The state of Florida has sued the two largest pharmacy chains in the country over the sale of opioids –…
The state of Florida has sued the two largest pharmacy chains in the country over the sale of opioids – an epidemic that has killed thousands in the state in recent years.
Attorney General Pam Bondi announced that the state had changed an original trial filed in May to include both CVS Pharmacy and Walgreens. Insys Therapeutics, the pharmaceutical company that produces Subsys, the brand for a type of fentanyl, has also been added to the complaint.
CVS and Walgreens are the two largest pharmacy chains in the country, according to the SK & A healthcare company, with about 18,000 stores between the two brands. Walgreens driver 820 stores and CVS operate 754 stores in Florida, according to the mood.
“We will continue to drive those companies that have played a part in creating the opioid crisis,” said Bondi in a statement. “Thousands of Floridians have suffered as a result of the accused’s actions.”
The process filed in May included Purdue Pharma, the manufacturer of OxyContin; Endo Pharmaceuticals, the manufacturer of Percocet and Opana; Janssen Pharmaceuticals, manufacturer of fentanylmedicin Duragesic; and Teva Pharmaceutical, one of the largest generic drug manufacturers in the world.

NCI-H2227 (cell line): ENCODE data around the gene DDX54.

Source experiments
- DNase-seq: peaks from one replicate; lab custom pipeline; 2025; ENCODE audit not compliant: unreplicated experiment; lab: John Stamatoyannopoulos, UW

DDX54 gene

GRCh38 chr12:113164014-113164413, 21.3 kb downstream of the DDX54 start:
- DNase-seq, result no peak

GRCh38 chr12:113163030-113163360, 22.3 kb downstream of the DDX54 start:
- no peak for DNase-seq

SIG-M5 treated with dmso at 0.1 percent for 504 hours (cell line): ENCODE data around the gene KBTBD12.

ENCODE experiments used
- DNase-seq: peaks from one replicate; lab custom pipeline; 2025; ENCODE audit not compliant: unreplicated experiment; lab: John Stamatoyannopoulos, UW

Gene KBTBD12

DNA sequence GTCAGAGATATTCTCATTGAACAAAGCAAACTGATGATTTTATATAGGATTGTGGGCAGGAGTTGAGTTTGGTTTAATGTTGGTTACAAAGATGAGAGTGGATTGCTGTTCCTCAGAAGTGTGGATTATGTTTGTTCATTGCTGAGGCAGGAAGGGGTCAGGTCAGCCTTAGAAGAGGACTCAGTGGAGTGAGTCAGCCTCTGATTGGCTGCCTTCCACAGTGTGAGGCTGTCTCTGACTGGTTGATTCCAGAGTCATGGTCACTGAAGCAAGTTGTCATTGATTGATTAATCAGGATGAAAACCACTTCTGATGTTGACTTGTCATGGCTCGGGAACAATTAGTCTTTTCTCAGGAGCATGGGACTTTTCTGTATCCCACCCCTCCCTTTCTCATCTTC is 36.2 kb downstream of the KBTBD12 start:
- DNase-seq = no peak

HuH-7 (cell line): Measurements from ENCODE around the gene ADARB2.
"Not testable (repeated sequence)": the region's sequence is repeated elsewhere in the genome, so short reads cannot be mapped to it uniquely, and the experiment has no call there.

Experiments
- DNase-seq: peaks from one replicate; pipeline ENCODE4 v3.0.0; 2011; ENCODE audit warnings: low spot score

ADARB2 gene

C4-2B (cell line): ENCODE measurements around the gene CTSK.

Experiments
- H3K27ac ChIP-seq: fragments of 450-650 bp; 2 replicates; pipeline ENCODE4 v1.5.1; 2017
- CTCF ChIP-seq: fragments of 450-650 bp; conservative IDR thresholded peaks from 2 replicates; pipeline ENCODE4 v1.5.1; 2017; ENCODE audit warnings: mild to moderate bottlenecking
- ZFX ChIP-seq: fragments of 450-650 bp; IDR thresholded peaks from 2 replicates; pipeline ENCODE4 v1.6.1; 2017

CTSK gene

“Opio use has had tragic consequences for communities across Florida, and the state has been forced to spend huge sums as a result of the opioid crisis,” said the opening of the trial. “The crisis has the cause: The Armed Forces collaborated to sell and send ever greater amounts of opioids to Florida.”
Florida has been hit hard by the country’s opium crisis.
In 2016, the latest available data, however, 2,798 people from opioid overdoses, according to the National Institute on Drug Abuse. The rate of 14.4 deaths per 100,000 people is 1.1 deaths above the national average.
The number of opioid overdose deaths in Florida in 1999 was only 2.6 per 100,000, according to NIH. That number jumped to 8.7 per 100 000 a decade later and 9.4 in 2015.
According to Centers for Disease Control, the nationwide number of overdose deaths with prescription opioids was five times higher in 2016 than 1999.
“The Armed Forces shot billions of dollars in revenue while they knew, or should have been able to know, that they caused huge damage to the state and its citizens,” according to the mood.
CVS distributed 700 million opioid doses in Florida from 2006 to 2014, according to costume. The mood says that a Florida city of only 3,000 people was delivered to 285,800 orders of oxycodone in one month by a Walgreens distribution center.
The state is seeking a jurisprudence in civilian cases.
Bondi has been mentioned as a possible substitute for US Attorney General Jeff Sessions, as President Donald Trump confirmed on Saturday.
ABC News & Christopher Donato contributed to this report.